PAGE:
Amsterdam – ‘The fun – and challenging – thing about my job is that we don’t have a brand DNA,’ says Ave Bradley, seated in the lobby of Kimpton De Witt in Amsterdam. She’s the global senior vice president and design and creative director of US-based Kimpton Hotels, and this is her first project outside of her home country. Back in the States, six additional Kimptons will open before the end of the year, and venues in Paris and Asia are in the works.
Each hotel draws on its specific location, which means Kimpton is ‘open to lots of different buildings, cities and neighbourhoods’. Bradley collaborated with London-based Michaelis Boyd on the Amsterdam project, and the team was presented with a particularly curious case: large 1980s buildings that encase smaller historical houses, one of which was the childhood home of Dutch playwright P.C. Hooft.
As hospitality projects strive to become as local as possible (keep an eye out for St-W 118, released on 1 September, which delves deeper into the topic), we talk to Bradley about her approach as an outsider – and how the hotel experience is changing.
We’ve seen a rise in hotels offering uber-local experiences and focusing on local design elements. What was your approach to this?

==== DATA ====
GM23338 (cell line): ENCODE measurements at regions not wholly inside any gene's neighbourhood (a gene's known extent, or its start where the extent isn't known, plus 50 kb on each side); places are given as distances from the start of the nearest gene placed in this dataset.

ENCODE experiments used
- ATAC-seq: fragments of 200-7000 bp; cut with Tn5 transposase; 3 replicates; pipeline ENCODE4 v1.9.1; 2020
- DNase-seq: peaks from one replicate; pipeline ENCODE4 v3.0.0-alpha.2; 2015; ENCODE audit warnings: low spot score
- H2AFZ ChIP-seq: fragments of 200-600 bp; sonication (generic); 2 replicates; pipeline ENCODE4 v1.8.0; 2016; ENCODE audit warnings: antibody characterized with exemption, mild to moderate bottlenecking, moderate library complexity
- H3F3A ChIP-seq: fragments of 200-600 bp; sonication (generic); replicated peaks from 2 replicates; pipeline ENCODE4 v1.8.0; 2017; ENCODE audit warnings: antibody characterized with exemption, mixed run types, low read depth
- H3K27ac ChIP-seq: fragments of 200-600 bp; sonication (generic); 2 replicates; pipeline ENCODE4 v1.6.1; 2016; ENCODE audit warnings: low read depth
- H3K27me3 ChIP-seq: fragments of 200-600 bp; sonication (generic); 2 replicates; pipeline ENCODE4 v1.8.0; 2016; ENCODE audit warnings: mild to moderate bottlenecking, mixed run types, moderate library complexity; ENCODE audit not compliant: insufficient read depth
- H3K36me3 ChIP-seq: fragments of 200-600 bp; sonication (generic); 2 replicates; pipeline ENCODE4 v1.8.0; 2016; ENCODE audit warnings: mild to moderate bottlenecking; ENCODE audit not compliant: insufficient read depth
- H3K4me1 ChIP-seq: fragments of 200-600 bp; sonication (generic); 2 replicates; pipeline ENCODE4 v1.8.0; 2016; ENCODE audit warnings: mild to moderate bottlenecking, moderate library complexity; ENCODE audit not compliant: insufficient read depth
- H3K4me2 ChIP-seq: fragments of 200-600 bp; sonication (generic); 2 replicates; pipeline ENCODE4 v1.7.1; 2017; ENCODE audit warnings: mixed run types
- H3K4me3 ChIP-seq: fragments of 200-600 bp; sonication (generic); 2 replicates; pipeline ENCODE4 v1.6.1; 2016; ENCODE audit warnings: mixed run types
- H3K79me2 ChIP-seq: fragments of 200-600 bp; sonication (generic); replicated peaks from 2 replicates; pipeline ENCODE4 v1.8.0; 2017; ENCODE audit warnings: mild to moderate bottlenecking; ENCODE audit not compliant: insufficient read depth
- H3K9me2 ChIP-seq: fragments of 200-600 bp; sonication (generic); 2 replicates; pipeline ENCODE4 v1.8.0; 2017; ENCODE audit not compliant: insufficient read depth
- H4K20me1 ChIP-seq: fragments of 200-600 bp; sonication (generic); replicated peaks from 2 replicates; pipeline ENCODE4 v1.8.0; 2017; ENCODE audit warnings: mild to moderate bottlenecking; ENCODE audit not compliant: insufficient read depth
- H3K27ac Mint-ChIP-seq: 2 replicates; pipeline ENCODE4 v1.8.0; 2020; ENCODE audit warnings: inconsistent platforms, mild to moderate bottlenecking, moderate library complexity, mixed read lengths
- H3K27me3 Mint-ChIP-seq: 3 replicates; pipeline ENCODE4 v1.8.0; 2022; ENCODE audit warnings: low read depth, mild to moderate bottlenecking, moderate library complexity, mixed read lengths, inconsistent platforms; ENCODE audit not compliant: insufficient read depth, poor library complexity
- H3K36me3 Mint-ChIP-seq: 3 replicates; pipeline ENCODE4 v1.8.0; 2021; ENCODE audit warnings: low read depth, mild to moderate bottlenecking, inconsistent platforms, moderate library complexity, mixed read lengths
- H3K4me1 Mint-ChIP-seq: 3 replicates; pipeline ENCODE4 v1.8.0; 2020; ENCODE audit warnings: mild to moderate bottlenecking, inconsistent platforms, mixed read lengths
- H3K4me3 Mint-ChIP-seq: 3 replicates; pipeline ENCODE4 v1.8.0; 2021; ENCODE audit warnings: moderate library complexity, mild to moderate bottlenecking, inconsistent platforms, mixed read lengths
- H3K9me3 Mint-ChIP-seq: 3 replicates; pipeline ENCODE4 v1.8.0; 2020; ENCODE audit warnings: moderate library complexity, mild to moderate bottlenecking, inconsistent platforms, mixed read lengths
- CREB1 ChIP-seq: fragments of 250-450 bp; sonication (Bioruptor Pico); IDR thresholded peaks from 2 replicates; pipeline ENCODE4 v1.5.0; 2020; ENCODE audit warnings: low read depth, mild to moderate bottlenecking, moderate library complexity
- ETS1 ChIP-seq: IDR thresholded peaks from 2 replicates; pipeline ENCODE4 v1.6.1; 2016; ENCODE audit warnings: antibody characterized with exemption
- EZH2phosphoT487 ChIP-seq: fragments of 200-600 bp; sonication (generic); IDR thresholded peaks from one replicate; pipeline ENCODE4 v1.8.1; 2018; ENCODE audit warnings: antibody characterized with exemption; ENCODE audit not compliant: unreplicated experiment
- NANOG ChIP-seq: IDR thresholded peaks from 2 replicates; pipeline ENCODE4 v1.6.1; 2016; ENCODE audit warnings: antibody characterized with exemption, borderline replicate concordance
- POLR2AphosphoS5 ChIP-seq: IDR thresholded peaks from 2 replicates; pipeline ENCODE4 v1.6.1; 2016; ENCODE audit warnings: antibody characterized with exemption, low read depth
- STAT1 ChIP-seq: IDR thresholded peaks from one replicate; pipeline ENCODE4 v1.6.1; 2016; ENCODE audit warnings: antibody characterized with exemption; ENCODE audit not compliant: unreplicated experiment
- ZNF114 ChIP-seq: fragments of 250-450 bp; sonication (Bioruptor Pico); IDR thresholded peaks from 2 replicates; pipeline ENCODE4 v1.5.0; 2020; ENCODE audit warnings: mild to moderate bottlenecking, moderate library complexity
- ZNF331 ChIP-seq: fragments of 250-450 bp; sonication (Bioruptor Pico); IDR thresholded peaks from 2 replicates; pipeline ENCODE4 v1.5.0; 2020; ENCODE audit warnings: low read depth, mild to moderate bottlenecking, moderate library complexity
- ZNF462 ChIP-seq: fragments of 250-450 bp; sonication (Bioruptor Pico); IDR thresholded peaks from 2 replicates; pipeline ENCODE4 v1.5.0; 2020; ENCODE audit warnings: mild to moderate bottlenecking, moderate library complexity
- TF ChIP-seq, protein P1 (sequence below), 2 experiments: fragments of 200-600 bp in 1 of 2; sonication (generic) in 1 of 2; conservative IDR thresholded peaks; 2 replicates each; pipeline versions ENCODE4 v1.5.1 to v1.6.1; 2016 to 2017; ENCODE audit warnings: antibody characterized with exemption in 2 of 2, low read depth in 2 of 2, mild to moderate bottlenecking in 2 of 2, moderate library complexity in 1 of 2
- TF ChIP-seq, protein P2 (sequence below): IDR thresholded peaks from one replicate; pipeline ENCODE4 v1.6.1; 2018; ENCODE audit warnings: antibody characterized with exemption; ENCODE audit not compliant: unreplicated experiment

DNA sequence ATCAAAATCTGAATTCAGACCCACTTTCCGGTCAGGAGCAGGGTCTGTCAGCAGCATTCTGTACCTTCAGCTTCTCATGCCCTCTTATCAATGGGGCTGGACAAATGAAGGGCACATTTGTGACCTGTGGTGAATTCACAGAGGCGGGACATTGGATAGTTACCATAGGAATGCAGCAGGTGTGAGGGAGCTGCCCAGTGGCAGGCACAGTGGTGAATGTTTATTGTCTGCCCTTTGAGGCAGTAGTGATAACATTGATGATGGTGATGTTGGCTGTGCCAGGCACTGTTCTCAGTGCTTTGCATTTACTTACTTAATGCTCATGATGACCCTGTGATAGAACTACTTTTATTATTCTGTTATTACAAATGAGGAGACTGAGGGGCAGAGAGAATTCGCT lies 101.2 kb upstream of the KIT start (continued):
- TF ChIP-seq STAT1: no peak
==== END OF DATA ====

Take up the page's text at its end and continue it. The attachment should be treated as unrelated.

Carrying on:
AVE BRADLEY: When I start a project, it’s always important for me to tap into the local culture. I first came to Amsterdam just over two years ago, and I spent time getting to know the existing hotel scene – understanding what offerings and design styles were already available – and trying to figure out what felt authentically Dutch. I also got to know this building and the opportunities it presented to make sure that what we created felt true to the site while making sense within the marketplace.
My challenge is to offer something different that still feels local. I walked and walked and walked – for days. I would sit down for a coffee and take in my surroundings to get a feel for the style and personality of Amsterdammers. I saw carefree people riding their bicycles, armed with a big bunch of flowers and carrying their children on the back. There’s an appreciation for the simple things that add beauty to life, like stopping at the corner flower shop on the way home. Or grabbing a nice bottle of wine and sitting on the stoop on a warm summer afternoon or evening.
The more that I watched – at all times of day and night – a palette started to register, something that felt very ‘Dutch’.